I’d estimate that about half of the audience in the stands are choirs as well, who have performed in their hometown during the day or on the ships, and the sheet music will be handed out to everyone who wants to sing along. I’m not a singer except for rock concerts or hockey games where I can sing (or rather) shout with thousands and my off-key singing is drowned out by the rest. Or maybe I could sing if I’ve ever really learned how. I don’t know. I always feel like the timbre of my voice just doesn’t fit with the ones singing around me ;-) But I’m not there to sing anyway.
This post has been lying on my desktop for almost a week now. At least parts of this post have, because if I had actually managed to finish writing it I would have posted it as well. Which I didn’t. Obviously. I’ve been so insanely busy with work and other stuff. Mostly other stuff, I have to admit. I will be equally busy over the next few days with this other stuff, so I thought tonight it’s now or never.
4 weeks ago I wrote about the Shaft Sign Project at the RUHR2010 (European Capital of Culture). I was a volunteer at one of the sites and even thought it turned out to be different than I expected, I still had a great time. The weather could have been better though. I spent two of my four shifts sitting in the car, just guarding the balloon on the ground, because it was raining. The sun was shining for my other two shifts, so all was well. I actually expected to be helping out at a site where a club, any kind of association, a church group or any other group were responsible for the balloon and all the events on the ground. That there would be events on the ground. It turned out that there were sites where there were only volunteers, responsible for the balloon and where there would be no special events, entertainment or food stalls. Just the balloon and us. Oh well. It was still fun, because even though there wasn’t a lot too see except the balloon, there were still people visiting. Asking questions, telling stories from old times and all. On Saturday morning an old lady from the neighbourhood showed up and she was so happy that she was able to see the illuminated balloon the night before from her balcony. She even returned half an hour later and brought us some snacks from the bakery. She was such a sweet old lady. Continue reading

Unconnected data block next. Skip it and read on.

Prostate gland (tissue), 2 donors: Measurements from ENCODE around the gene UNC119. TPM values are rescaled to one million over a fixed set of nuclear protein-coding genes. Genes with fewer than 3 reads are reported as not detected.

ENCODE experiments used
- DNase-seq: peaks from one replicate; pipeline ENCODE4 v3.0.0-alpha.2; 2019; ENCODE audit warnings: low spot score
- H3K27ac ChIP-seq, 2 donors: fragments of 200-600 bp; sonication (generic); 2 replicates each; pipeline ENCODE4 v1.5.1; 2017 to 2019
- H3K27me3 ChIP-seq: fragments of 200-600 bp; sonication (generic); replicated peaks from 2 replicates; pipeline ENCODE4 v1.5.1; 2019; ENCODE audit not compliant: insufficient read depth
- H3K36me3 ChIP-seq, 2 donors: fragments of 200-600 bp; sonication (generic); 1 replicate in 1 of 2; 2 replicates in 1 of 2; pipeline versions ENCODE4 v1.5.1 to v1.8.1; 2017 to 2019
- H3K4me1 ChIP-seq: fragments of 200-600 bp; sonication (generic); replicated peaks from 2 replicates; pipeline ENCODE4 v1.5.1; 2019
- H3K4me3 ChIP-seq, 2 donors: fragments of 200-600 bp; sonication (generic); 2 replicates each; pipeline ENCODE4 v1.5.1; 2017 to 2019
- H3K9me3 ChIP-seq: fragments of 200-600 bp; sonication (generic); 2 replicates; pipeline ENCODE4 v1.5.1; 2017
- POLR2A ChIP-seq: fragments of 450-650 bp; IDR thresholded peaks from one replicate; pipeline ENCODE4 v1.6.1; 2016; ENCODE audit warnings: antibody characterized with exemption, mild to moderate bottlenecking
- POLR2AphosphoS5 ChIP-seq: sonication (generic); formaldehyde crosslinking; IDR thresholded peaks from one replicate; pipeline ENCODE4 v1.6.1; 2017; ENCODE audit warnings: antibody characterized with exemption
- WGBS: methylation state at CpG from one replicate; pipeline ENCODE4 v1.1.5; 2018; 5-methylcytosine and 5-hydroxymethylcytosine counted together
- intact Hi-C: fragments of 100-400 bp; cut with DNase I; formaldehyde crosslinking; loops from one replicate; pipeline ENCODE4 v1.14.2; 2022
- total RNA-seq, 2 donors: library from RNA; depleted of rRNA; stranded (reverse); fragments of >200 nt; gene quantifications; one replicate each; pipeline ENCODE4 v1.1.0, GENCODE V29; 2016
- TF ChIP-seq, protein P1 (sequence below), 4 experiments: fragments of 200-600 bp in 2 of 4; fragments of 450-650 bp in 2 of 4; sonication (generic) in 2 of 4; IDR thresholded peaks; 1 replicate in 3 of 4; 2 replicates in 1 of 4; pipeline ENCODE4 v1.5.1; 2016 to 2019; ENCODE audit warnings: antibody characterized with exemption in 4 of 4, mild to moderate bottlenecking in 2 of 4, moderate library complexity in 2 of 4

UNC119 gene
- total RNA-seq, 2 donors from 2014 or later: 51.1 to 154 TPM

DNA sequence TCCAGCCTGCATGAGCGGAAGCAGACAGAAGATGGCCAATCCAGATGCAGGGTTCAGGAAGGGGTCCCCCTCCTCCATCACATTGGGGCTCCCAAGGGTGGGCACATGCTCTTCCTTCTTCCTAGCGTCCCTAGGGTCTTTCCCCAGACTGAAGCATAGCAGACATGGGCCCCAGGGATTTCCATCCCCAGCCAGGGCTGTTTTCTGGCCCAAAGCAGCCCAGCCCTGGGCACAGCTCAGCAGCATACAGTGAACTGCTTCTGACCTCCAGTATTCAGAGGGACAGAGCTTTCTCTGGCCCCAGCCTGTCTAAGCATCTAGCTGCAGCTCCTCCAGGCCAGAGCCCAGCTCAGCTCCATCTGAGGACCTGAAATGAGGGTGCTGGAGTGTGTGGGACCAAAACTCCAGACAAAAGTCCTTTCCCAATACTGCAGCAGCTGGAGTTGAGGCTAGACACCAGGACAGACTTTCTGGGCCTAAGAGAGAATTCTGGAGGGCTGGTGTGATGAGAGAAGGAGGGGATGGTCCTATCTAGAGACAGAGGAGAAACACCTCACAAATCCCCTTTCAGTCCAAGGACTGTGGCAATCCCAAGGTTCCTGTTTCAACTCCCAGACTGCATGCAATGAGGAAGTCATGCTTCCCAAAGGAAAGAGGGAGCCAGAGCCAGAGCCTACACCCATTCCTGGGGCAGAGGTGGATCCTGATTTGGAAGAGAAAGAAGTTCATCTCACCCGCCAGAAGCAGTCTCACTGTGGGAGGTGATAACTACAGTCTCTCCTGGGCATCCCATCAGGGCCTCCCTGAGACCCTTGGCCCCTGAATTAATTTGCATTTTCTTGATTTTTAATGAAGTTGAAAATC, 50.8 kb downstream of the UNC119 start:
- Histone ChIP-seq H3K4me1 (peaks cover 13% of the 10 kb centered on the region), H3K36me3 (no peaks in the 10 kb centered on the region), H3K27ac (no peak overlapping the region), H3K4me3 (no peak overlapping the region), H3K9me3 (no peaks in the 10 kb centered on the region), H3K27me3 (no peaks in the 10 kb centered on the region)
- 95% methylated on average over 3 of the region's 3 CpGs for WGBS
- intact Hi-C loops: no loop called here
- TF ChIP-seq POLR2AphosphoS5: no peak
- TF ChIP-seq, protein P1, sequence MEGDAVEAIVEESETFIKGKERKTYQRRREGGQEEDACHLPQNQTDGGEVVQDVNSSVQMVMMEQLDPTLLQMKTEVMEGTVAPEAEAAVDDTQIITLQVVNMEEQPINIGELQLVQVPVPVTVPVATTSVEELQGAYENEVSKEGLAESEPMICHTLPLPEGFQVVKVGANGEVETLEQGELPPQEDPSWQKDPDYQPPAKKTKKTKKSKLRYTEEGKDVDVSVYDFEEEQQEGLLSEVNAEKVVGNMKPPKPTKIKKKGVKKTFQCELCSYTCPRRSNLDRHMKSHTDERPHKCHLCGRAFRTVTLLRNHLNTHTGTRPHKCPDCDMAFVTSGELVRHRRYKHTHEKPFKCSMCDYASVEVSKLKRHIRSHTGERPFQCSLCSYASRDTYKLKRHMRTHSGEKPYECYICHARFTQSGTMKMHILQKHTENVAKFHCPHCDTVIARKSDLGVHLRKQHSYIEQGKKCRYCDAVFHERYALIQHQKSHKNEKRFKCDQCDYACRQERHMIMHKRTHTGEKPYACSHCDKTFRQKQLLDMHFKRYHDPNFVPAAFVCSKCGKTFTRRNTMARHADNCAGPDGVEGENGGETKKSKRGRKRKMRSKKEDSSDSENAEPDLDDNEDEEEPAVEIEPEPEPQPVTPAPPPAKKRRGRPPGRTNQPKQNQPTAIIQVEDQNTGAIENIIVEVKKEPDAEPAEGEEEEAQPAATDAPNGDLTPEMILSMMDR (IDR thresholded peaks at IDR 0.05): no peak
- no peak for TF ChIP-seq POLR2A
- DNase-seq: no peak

I spent yesterday at the volunteer training for the “Shaft Sign” event of the European Capital of Culture. There is extensive website (unfortunately only in German) www.schachtzeichen.de but there are also quite a few details in English about this project on the RUHR2010 Website.
In short: For the last week in May 350 large yellow ballons will hover high up (up till 80 metres) in the air above former mineshafts. At every mineshaft a company, an institution, a sportsclub, a churchgroup, any kind of assosicatiion will provide a stage for all different kinds of cultural program or exhibitions. But the real attraction will be the 350 yellow ballons up in the air all across 4000 square kilometres region of the Ruhr metropolitan area. These ballons will hover right above any kind of residential, business or industrial settlement, because coal mining took place everywhere in the region. It’s what made us what and who we are. And I just love the idea of bringing this back to our attention with this kind of visual image.
There have to be at least 5 persons on the ground of every ballon site all day long, because you need 5 people to get the ballon up or down, so there are a lot of volunteers needed and I gladly signed up for this. Because, like I said, I totally love this project. It’s too bad I couldn’t sign up for that many shifts during the 9 days of this project. I’ll plan to meet book232 some time on the first weekend (are we still on, by the way?), there’s the LOST finale to watch on Monday, I’ve got important work meetings on Thursday and Friday and friends of mine gave me a “Shaft Sign Picnic and Day Out” – Saturday as a birthday present. But on either Tuesday, Wednesday or Sunday I will help to get a ballon up (and down) somewhere.
I’m pretty sure all these ballons will be a unique image to look up to in the sky. Or to just look at from any height somehwere in the Ruhr metropolitan area.
I haven’t blogged a lot lately. And even that statement might be an understatement. I was just really busy and not necessarily with stuff that’s worth writing about. I think I mentioned it once (or several times *g*) before, that I really don’t like these posts myselfs in which I just complain and whine about my life, so I refrained from blogging for a bit. But I’m determined to change that. And to keep the moaning posts to a minimum. I might even join the NaBloPoMo for April again, even though I know I won’t be able to post every day, because I’ll be in London for a few days. I might post from there as well though. Because I have already budgeted the data roaming charges for going online with my Palm Pre to use twitter and to check in on so many new and exciting locations on foursquare and all the rather unessential, but still nice things you can do with a smartphone.
My provider O2 has a 15 EUR/day cap on international data roaming, otherwise I probably wouldn’t even consider it, because it could be really really expensive. But I think I’ll allow myself that luxury this time. That reminds me that I still have to find a way how to write about a hilarious comic, I sas recently, about this whole web 2.0 stuff. I didn’t find this comic online yet and I’m hesitant to just show a pdf or jpg of it online because of the copyright.